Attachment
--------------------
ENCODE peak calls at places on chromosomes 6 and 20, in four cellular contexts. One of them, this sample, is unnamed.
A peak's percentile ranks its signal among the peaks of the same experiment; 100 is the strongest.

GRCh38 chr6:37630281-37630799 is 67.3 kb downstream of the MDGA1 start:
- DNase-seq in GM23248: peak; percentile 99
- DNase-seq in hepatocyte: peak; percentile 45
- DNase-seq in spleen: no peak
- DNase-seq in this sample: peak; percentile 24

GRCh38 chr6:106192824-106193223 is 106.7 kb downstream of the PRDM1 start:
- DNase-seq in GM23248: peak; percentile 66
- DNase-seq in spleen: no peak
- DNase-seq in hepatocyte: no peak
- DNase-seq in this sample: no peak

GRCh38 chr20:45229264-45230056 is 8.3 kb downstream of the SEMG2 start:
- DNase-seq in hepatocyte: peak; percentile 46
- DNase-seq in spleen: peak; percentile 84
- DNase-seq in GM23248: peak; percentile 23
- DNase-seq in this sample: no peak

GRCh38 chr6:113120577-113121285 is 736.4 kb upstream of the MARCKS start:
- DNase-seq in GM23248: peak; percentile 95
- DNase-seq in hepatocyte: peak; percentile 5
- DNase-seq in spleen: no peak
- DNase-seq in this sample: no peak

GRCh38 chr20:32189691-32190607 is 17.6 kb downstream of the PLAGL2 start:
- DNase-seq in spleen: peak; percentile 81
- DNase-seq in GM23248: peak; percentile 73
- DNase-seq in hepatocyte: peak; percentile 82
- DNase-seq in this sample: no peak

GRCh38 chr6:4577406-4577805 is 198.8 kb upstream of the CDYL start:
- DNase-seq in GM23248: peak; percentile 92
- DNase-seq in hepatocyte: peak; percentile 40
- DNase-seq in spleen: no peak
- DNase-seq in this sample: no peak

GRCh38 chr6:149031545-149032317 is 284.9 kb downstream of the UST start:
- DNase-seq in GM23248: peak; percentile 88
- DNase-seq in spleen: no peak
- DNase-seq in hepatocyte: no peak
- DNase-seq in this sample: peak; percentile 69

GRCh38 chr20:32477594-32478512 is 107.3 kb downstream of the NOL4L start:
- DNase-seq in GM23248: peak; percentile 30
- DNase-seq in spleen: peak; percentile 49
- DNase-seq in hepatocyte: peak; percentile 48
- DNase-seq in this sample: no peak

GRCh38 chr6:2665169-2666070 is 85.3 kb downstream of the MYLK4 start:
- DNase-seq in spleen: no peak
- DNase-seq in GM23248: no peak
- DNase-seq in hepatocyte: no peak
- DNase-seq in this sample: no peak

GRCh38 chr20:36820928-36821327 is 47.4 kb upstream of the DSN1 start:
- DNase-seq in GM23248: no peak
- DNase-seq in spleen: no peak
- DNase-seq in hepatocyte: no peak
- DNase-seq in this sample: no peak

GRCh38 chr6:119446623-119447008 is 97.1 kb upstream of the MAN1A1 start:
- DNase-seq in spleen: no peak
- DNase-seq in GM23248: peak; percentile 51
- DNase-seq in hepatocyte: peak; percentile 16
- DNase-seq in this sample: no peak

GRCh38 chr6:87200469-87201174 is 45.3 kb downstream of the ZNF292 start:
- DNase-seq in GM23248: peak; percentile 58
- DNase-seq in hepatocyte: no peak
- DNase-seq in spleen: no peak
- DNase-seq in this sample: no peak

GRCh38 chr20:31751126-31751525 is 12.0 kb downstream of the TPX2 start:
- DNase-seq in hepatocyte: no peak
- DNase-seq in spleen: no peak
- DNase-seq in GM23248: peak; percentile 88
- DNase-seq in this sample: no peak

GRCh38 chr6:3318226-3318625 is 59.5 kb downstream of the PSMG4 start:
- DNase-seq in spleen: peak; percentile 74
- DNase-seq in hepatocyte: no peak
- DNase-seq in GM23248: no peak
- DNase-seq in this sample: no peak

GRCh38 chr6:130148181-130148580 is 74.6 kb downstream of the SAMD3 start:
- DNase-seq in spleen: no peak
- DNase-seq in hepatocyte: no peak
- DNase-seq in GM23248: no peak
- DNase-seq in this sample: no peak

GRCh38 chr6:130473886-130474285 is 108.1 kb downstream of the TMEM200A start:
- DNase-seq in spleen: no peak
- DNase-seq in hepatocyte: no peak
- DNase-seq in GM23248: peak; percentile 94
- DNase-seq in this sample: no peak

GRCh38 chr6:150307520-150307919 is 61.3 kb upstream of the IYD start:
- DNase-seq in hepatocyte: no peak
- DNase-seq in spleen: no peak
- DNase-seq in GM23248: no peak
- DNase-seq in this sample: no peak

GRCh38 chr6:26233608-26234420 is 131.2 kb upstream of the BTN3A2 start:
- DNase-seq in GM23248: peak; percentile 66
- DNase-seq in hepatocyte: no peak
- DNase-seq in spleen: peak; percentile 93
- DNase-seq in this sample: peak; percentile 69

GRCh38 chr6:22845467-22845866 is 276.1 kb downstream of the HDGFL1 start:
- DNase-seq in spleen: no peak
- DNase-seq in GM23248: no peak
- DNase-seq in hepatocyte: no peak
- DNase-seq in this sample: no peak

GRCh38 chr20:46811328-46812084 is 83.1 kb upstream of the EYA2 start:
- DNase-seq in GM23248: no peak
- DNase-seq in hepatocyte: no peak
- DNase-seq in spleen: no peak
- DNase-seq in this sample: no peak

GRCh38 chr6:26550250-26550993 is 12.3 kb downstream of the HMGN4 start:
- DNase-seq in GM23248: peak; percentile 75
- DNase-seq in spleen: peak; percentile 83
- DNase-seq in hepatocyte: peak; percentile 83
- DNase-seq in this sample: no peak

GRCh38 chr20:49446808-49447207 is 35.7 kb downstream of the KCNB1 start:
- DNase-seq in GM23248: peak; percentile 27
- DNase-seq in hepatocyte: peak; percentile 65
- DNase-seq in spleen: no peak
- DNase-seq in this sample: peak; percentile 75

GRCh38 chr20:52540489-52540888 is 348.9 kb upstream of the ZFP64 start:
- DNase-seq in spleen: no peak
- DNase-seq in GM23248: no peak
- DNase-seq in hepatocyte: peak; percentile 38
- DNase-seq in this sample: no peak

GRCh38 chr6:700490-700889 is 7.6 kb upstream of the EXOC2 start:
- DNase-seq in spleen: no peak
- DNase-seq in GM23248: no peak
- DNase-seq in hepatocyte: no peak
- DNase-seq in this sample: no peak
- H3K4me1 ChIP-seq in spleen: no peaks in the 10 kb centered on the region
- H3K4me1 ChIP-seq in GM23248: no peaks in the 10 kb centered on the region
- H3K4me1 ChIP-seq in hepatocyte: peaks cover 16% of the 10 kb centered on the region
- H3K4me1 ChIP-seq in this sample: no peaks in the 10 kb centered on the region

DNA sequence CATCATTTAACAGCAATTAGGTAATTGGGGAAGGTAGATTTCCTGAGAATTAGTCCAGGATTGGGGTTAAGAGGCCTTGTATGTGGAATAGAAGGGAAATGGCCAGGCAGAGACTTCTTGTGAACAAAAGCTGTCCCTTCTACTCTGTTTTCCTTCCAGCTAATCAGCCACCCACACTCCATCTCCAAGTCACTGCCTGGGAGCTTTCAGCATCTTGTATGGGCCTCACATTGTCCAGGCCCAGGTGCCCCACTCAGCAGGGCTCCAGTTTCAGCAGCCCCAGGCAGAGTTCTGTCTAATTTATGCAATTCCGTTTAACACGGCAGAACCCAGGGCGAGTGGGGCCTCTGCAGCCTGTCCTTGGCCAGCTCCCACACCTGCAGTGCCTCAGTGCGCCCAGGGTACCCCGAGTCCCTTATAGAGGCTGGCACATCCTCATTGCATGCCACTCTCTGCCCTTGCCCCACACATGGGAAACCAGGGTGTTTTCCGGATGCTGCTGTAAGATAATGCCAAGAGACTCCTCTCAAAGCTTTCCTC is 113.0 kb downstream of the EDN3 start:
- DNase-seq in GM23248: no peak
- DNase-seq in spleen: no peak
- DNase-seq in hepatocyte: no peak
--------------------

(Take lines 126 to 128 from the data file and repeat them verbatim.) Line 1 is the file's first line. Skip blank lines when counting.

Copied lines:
- H3K4me1 ChIP-seq in this sample: no peaks in the 10 kb centered on the region

DNA sequence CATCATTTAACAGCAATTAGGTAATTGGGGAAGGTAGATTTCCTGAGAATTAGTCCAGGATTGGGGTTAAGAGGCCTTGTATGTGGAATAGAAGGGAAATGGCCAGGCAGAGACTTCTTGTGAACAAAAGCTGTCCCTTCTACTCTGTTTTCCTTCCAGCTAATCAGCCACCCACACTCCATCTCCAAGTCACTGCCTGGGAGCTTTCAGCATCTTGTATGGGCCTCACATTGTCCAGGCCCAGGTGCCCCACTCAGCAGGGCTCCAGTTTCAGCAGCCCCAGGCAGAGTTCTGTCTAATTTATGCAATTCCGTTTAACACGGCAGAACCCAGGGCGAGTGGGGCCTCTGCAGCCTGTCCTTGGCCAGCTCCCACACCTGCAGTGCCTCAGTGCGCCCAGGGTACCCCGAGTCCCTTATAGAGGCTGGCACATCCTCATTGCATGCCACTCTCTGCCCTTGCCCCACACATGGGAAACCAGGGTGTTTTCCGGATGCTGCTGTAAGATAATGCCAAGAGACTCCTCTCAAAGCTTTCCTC is 113.0 kb downstream of the EDN3 start:
- DNase-seq in GM23248: no peak